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The Painted Bride’s Incubated Artists Take Time to Heal
Photo: LaNeshe Miller White

The Painted Bride’s Incubated Artists Take Time to Heal

by Maddie Hopfield

In July 2020, when writing about Painted Bride Art Center’s Building Bridges: On the Rise showcase, I asked: Are decentralized, virtual arts organizations the wave of the future? So much has happened since then. The question itself has shifted in my mind, not gone but evolving. These days I do not wonder so much about the formal establishment of the art institution itself but rather about people, about communities, about folks continuing to come together to share art, resources, and make meaning with each other.

Now, on this Sunday in May, I gather with other audience members who witness and participate in the newest offering from the Painted Bride: Grace Period. A Community Ritual for Collective Healing. The evening features artists from the original 2020 cohort: Annielille Gavino*, Caitlin Green*, Anthony Carlos Molden, Ursula Rucker, and James Allister Sprang. We meet in front of Germantown Espresso, across the street from Molden’s latest sculpture, “Spirits Lighthouse,” which will live there permanently.

The piece peers over us, perhaps 8 feet tall, composed of three car tires painted with thick, winding lines of gold and neon. These trimmings are symmetrical but not mechanical, the way one might decorate a cake. The centers of the top tires contain a piece of glass that creates the illusion of two stacked eyes. Molden later describes how he sources all the materials for his sculptures from trash around Philly: repurposing discarded tires or solar-powered lights found on walks, a “creative cleanup.” This process is so refreshingly in contrast with the ethos of larger-scale art production—Molden’s practice itself exists as part of a local ecosystem, as part of a neighborhood.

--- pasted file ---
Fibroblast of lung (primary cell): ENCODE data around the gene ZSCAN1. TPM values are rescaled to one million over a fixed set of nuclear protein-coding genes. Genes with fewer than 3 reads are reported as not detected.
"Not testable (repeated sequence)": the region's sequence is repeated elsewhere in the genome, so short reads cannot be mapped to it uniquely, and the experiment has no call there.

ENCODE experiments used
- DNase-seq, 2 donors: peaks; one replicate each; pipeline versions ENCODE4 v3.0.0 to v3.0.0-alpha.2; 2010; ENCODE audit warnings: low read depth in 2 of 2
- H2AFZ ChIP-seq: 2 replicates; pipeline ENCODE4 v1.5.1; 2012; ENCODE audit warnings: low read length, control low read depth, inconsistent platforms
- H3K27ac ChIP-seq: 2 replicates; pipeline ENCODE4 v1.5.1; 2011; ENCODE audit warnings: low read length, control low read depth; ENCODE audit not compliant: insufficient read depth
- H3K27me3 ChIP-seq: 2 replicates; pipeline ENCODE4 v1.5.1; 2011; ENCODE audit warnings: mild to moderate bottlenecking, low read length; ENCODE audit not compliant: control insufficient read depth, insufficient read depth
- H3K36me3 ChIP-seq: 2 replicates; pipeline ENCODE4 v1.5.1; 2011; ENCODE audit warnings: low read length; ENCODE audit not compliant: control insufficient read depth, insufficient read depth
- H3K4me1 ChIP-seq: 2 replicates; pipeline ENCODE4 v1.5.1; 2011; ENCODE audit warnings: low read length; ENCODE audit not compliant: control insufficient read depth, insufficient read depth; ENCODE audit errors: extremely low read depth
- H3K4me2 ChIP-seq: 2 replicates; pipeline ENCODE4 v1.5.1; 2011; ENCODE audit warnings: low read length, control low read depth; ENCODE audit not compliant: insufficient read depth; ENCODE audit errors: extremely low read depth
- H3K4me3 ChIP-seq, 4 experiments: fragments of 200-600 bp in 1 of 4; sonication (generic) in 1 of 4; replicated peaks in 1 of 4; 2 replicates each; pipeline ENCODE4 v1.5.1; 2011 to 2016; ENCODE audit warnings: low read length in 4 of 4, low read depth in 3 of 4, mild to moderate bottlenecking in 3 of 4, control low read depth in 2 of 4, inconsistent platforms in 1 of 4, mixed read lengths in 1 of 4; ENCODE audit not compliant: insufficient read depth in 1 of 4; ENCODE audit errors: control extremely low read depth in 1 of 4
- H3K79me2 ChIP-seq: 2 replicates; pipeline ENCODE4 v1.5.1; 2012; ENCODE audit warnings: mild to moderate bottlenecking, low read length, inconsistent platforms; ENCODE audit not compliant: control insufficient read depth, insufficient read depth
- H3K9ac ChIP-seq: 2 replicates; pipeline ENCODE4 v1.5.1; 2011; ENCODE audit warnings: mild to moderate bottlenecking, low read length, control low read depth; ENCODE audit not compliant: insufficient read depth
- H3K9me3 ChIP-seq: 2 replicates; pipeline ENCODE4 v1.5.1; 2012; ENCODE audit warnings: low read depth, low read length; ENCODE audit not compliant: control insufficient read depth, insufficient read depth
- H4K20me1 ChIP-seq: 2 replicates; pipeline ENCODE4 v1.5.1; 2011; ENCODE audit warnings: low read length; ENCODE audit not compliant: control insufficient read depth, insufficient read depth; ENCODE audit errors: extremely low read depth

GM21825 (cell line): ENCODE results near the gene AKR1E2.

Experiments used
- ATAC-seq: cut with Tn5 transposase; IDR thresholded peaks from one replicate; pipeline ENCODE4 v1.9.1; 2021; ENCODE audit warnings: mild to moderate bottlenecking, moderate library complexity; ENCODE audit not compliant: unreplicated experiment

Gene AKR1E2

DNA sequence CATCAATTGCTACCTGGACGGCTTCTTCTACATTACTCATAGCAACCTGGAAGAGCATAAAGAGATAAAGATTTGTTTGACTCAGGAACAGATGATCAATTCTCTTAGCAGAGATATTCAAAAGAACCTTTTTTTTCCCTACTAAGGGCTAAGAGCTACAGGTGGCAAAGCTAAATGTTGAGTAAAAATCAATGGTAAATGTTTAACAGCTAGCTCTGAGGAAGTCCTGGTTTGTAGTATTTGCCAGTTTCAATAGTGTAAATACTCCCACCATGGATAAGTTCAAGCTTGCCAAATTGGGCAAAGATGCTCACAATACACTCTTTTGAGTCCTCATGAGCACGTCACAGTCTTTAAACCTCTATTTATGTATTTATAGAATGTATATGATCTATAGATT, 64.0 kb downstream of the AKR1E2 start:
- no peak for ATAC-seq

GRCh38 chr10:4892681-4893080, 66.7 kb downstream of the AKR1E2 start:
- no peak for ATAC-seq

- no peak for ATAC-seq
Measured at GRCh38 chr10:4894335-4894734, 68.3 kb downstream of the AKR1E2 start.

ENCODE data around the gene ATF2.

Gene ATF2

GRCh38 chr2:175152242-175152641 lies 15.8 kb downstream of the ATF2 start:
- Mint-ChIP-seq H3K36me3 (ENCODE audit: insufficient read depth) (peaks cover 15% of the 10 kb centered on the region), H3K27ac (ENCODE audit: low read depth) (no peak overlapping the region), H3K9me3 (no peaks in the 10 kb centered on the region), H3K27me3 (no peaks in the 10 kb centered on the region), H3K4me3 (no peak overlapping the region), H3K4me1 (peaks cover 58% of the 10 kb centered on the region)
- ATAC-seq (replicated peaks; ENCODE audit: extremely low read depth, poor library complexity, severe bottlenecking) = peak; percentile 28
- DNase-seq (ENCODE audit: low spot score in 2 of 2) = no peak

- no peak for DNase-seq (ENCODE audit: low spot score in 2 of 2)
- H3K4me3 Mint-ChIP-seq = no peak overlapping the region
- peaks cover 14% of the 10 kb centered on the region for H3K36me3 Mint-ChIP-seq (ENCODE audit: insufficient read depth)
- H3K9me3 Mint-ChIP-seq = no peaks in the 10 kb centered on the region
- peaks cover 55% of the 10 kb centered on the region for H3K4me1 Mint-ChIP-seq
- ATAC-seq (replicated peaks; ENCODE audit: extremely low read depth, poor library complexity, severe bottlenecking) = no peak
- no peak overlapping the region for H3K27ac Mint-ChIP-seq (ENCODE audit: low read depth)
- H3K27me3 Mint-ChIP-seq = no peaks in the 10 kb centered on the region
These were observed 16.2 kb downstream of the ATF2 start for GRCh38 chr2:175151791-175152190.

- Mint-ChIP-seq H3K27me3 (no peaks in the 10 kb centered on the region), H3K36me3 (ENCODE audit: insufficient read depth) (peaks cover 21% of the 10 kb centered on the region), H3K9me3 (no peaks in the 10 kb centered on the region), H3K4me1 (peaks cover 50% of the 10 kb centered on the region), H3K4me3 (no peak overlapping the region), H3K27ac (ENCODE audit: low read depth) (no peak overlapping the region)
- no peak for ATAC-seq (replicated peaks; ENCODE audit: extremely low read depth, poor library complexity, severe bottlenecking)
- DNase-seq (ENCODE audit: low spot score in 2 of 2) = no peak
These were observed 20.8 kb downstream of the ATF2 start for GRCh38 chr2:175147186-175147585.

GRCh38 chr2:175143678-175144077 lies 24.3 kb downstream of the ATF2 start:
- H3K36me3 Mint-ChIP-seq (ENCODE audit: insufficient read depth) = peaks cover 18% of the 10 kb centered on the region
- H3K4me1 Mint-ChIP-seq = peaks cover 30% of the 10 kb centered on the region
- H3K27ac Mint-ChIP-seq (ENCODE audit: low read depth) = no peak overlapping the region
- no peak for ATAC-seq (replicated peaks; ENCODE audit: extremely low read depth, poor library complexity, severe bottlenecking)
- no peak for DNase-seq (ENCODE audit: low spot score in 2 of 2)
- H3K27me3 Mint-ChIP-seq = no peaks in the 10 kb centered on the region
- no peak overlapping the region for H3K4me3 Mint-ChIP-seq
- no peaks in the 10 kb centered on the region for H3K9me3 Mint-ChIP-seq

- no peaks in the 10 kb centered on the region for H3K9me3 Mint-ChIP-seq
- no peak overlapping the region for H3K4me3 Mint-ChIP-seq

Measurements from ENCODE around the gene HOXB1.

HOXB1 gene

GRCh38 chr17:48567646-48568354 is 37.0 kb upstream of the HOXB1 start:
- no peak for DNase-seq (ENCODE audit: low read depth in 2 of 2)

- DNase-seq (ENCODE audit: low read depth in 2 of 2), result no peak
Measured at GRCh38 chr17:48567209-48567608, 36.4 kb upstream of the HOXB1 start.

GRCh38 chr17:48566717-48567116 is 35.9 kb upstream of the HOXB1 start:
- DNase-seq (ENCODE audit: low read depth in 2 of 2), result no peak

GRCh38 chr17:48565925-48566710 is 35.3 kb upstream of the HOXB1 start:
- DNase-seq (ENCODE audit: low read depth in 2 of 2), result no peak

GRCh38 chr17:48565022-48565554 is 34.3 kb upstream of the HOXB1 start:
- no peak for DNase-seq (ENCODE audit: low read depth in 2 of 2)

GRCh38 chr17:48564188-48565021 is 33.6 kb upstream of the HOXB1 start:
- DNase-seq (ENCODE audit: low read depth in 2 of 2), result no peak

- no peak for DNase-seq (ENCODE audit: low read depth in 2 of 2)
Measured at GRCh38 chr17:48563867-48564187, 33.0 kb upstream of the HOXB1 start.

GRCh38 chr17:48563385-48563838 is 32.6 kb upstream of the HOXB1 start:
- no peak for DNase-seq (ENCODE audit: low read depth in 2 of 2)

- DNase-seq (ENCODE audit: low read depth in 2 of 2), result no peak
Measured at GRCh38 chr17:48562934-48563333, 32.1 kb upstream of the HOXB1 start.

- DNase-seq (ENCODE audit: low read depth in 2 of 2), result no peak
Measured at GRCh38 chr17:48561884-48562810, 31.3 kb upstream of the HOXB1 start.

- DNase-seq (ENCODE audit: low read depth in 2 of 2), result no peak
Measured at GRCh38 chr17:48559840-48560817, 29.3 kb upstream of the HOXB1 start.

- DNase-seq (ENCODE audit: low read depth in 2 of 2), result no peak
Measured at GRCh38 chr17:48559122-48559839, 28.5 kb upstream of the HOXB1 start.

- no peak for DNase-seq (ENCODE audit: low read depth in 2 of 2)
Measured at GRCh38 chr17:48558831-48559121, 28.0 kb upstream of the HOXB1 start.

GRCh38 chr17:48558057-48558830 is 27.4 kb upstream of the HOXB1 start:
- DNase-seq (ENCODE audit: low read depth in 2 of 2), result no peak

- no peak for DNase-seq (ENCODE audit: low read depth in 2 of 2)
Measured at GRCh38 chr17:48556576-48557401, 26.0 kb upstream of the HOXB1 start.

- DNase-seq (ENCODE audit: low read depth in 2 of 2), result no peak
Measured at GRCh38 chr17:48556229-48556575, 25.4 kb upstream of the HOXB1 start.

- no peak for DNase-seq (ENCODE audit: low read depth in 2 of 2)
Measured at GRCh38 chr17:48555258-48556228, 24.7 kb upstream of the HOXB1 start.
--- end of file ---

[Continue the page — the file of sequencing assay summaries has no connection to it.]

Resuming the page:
Vocal artist Ursula Rucker









Photo:   LaNeshe Miller White

Throughout the night, the multifaceted vocal artist Ursula Rucker is our emcee. She cracks jokes about how she has been inside too long to remember how to interact with people, even as she holds space for grief and pain. In her opening meditation Grace Poem she implores us: “Let’s start over and over, over and over, over and over, over and over, over and over, [...] with grace.” James Sprang follows Rucker by reading names of those who have died in the past year, his own musical composition providing a soft, gentle backdrop. With each repetition and each name, I feel the loss endured by so many throughout the past year: the loss of time, of loved ones, of innocence, of pieces of ourselves so drastically altered.

Later, as Caitlin Green* and Ani Gavino* dance a new duet, their movement outstretched, sensual, and unhurried, I reflect on the role of the body in processing trauma, how often our physical beings demand more time to heal than external factors will allow. Green repeatedly stretches her right arm carefully toward and away from something, with full presence, with grace. Gavino expands and then collects her limbs inward again. In the music, another composition of Sprang’s, a vocalist sings, “All… you need… to do… is go home.” Over and over. This road toward healing will be long. A light breeze picks up as the piece ends, with Green and Gavino walking into the distance.









Photo: LaNeshe Miller White

Throughout Grace Period, we are invited to partake in the ritual of remembrance ourselves. Some rise up to the mic and speak the names of loved ones lost, some read poems, some remain seated and simply nod, closing their eyes in a private moment of feeling. Tears well up in my eyes as I listen to reflections of lives lost not only in this past year, but lost years and decades ago as well. It has been so long since I’ve been with others in mourning, physically present and not tucked inside a screen. I come away from this event thankful for the work the Bride and its incubated artists continue to do, and even more excited for an arts culture in which the lines are blurred: between community and ritual, between performance and mourning, between healing and witnessing.

*Ani Gavino is a member of the editorial board, and both Caitlin Green and Gavino are writers for thINKingDANCE.

Grace Period. A Community Ritual for Collective Healing, Annielille Gavino, Caitlin Green, Anthony Carlos Molden, Ursula Rucker, James Allister Sprang, Germantown Espresso Bar, Painted Bride, May 16.

By Maddie Hopfield
May 31, 2021